What are your favorite signs that spring is on its way? The first trill of a red-winged blackbird, the guttural cry of sandhill cranes, and the swelling of pussy willow buds are all on my list—foretelling of many more changes to come. But none of those have yet appeared at my house, which faces north and is surrounded by dense hemlock trees.

Spring may come slowly to my yard, but one of the first indicators is already scurrying around at breakneck speed.

Eastern chipmunks are early risers, at least in terms of the season. They’ve just emerged from their underground burrows—actually in the soil, not just the subnivean zone at the interface between soil and snow. Their cozy winter burrows, lined with dry leaves, can be two feet deep and up to thirty feet long, although I doubt we’ve measured enough of them to capture all of the variability out there.

While I was taught that chipmunks aren’t true hibernators, and spend the winter only taking naps and staying alert for hungry weasels, new research has refuted that idea. Craig Frank, Ph.D., associate professor of biology and a mammalian ecologist at Fordham University in New York, put radio telemetry collars that measure body temperature on wild chipmunks at the university’s field station.

Over the course of the winter, Frank discovered that chipmunks go through cycles of hibernation when their body temperature drops from 94 degrees to the ambient temperature of their burrow—around 40 degrees. During these periods of hibernation, their heartbeat slows from their normal rate (which is up to 350 beats per hyper, stress-filled minute) down to 4 beats per minute. From their typical rate of 60 breaths per minute, they drop to only 20.

Emerging up from this intense nap is no easy task. But every few days the chipmunks warm up, wake up, feed on stored food, urinate, and defecate. It seems that these feeding sessions are necessary because chipmunks can’t put on enough fat to last them through the winter.

Chipmunks’ northern cousins, Arctic ground squirrels, are deeper hibernators. Their body temperature may drop to as low as 27 degrees. Even they warm up every few weeks, though. Unlike chipmunks, they don’t use that time to eat, they use it to sleep. The hypothesis is that REM sleep is necessary to keep brains healthy, and deep cold doesn’t allow for that.

In the refrigerator of my yard, I never see chipmunks up and out in the middle of winter, but in warmer areas, these striped little squirrels often pop up on a mild day. While you might assume that being warmer and able to find food in the middle of winter is nice for the critters, it may actually lead to their demise. Frank found that after the warm winter of 2016, when few chipmunks at the field station bothered to enter hibernation, most of them died in their burrows. During normal, colder winters, 87% survived. This is likely because the energy it takes to be active cannot be fully replaced by the meager food supplies available in winter.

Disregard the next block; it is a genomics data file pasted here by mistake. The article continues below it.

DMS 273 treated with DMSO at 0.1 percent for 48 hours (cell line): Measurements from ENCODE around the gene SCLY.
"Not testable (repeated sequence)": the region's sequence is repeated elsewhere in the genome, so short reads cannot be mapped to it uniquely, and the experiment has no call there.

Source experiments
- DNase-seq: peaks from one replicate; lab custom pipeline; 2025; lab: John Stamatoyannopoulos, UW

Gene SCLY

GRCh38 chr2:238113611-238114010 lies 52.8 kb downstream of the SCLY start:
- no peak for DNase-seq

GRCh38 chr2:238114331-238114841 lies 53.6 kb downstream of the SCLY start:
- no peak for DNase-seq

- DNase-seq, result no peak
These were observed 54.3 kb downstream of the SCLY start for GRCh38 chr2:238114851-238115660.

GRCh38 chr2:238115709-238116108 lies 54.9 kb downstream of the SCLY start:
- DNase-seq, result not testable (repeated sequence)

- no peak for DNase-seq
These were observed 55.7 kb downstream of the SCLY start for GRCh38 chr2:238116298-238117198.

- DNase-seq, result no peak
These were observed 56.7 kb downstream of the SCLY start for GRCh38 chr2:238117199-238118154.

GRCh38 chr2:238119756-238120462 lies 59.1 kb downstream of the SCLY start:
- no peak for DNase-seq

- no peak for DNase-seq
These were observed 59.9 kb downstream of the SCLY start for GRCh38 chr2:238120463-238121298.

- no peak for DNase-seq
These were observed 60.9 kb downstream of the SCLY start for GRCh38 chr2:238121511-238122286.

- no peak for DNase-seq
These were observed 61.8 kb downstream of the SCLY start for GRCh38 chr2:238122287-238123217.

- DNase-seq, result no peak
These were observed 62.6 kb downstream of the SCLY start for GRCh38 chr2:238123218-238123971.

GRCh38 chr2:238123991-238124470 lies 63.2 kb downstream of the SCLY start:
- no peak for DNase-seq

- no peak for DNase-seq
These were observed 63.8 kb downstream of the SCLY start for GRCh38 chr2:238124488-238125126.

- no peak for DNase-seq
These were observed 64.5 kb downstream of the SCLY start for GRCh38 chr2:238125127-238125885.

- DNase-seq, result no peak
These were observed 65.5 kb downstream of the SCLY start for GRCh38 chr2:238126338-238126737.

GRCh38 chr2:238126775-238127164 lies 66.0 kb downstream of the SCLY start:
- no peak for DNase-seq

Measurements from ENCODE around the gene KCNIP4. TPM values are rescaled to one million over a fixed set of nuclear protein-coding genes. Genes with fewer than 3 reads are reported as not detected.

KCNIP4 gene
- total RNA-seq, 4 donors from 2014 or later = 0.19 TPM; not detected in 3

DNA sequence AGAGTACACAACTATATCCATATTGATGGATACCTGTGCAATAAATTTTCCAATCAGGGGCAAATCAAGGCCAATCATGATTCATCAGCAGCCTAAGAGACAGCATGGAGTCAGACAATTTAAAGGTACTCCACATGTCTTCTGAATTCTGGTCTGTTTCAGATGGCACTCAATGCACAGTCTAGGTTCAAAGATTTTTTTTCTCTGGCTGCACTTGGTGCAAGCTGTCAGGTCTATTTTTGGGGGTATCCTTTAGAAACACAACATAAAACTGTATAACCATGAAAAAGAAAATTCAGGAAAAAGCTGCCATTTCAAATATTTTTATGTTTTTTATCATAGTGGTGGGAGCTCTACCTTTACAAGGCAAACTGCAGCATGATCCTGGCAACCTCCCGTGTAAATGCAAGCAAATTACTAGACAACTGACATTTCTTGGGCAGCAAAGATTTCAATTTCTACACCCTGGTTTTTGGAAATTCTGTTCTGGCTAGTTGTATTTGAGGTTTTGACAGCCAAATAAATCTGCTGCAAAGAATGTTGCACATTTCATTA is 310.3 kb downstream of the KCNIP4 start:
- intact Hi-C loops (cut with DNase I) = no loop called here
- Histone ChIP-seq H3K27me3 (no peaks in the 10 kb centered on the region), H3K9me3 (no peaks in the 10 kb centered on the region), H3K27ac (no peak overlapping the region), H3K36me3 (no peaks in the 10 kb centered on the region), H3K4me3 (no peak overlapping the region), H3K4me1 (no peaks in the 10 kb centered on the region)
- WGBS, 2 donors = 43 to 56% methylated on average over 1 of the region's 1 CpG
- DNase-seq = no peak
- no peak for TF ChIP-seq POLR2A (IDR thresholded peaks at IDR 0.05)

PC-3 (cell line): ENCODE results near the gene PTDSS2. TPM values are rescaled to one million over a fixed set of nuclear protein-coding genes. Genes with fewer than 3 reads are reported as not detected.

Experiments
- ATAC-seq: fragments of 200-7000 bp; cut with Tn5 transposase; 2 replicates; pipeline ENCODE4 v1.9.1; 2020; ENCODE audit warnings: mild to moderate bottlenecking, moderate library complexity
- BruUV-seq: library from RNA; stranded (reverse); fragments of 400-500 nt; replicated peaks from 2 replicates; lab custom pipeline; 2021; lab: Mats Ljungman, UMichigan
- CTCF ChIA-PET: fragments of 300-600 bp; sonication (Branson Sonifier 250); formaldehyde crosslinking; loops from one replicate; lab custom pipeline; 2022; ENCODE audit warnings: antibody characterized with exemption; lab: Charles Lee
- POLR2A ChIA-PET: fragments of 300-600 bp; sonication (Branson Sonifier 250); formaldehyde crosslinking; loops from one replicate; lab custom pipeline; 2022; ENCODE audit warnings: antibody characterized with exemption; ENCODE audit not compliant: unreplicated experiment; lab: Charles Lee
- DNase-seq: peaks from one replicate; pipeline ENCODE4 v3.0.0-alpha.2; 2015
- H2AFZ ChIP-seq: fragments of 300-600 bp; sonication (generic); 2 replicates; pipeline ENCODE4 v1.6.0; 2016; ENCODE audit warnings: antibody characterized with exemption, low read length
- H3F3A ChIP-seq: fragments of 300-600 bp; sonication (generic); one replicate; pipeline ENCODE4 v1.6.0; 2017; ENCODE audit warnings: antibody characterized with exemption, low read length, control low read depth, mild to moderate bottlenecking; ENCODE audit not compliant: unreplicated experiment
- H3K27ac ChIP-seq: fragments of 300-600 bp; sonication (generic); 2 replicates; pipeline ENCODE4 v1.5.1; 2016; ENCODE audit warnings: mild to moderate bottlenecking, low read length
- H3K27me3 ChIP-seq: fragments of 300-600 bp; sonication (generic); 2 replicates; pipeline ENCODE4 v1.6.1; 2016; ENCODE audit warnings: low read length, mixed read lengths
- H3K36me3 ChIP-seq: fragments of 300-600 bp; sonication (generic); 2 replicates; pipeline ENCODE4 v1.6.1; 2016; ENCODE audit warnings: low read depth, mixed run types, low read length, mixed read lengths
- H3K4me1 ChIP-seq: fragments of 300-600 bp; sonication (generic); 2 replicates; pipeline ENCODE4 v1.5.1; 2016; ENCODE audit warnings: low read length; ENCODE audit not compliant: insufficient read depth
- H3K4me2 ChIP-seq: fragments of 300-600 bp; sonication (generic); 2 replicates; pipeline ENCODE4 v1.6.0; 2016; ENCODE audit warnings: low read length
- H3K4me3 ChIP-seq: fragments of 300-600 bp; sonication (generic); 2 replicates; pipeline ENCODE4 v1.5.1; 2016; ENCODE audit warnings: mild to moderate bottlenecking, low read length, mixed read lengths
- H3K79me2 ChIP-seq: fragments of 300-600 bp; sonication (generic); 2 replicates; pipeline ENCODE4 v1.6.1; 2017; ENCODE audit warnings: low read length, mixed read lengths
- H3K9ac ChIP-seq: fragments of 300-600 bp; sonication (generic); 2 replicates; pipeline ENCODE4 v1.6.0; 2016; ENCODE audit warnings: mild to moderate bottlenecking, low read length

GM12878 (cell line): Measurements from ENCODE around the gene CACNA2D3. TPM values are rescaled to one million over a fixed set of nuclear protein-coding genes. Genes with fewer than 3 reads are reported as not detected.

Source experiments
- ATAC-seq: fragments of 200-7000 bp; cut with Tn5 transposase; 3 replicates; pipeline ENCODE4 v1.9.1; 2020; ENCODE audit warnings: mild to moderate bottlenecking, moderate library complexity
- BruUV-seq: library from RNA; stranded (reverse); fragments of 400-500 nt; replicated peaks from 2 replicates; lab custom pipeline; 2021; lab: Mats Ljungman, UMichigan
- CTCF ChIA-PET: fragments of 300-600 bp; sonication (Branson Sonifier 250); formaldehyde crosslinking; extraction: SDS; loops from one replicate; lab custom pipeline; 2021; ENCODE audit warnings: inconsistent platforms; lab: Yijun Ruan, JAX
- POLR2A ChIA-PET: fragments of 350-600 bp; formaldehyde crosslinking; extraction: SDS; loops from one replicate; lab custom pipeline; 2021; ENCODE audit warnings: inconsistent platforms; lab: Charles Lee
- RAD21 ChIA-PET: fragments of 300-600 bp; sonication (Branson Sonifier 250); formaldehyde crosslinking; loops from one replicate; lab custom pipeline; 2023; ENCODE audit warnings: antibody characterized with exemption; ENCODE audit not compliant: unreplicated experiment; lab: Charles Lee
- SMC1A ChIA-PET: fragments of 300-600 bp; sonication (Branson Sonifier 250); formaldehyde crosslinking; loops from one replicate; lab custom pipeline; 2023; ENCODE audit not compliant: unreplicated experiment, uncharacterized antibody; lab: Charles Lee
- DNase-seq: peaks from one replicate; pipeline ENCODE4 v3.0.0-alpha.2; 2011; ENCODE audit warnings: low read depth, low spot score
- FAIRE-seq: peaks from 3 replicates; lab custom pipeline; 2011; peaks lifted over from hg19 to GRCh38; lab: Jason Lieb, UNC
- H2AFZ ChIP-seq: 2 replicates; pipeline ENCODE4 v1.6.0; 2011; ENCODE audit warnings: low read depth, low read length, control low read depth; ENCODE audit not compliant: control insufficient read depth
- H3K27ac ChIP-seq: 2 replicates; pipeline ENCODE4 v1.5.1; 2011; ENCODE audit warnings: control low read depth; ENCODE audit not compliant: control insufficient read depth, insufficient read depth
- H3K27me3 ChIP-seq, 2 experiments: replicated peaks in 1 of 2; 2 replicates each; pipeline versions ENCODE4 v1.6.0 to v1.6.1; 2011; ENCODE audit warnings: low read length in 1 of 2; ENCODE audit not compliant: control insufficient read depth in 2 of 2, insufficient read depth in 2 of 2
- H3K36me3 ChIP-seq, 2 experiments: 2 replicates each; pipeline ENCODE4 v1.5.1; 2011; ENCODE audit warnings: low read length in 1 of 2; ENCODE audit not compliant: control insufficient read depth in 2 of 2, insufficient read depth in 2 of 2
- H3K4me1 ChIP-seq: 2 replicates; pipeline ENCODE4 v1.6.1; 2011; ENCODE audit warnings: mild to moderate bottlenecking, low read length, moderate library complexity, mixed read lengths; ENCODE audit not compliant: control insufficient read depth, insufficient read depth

The hints of warmth we’re feeling now are right on schedule, though, and active chipmunks are a happy sign of spring. Males wake up first, with females following a couple weeks later. Within another week, females are in estrus and ready to mate with a number of their neighbors. This—and the two months when moms provide care to their litter of two to six young—are the only parts of the year that chipmunks are social.

For the rest of the year, chipmunks defend their small territories and food caches from each other quite vocally with chips and chucks, sometimes lasting 30 minutes. Females tend to give alarm trills more often than males. This could put them at risk from a predator, but it may also alert their relatives to the presence of danger. Since females tend to stay closer to their mother’s burrow when they disperse, they are likely related to their neighbors.

Chipmunks eat a lot of seeds—often stuffing their cheeks under our bird feeders and stealing away—but in spring there are more options on the buffet. The tiny, carbohydrate-rich tubers of trout lilies are a favorite treat, as are trillium flowers, and mushrooms. Insects, frogs, snakes, slugs, worms, painted turtles, and even the eggs and chicks of songbirds have been discovered on the chipmunk’s menu, but those animal proteins make up less than 20% of their diet.

Here in northern Wisconsin, the range of the eastern chipmunk overlaps with the least chipmunk. The smaller cousins are more likely to be spotted in open areas or rocky outcrops, but I’ve seen both kinds at the same campsite in the Boundary Waters. Size is one clue to their identify, as are the stripes—which fade out on the rump of the eastern chipmunk, but continue all the way to the base of the tail on the least chipmunk.

No matter how long their stripes, chipmunks are a welcome sign of spring.


Emily’s award-winning second book, Natural Connections: Dreaming of an Elfin Skimmer, is now available to purchase at www.cablemuseum.org/books and at your local independent bookstore, too.

For more than 50 years, the Cable Natural History Museum has served to connect you to the Northwoods. Follow us on Facebook, Instagram, YouTube, and cablemuseum.org to see what we are up to.


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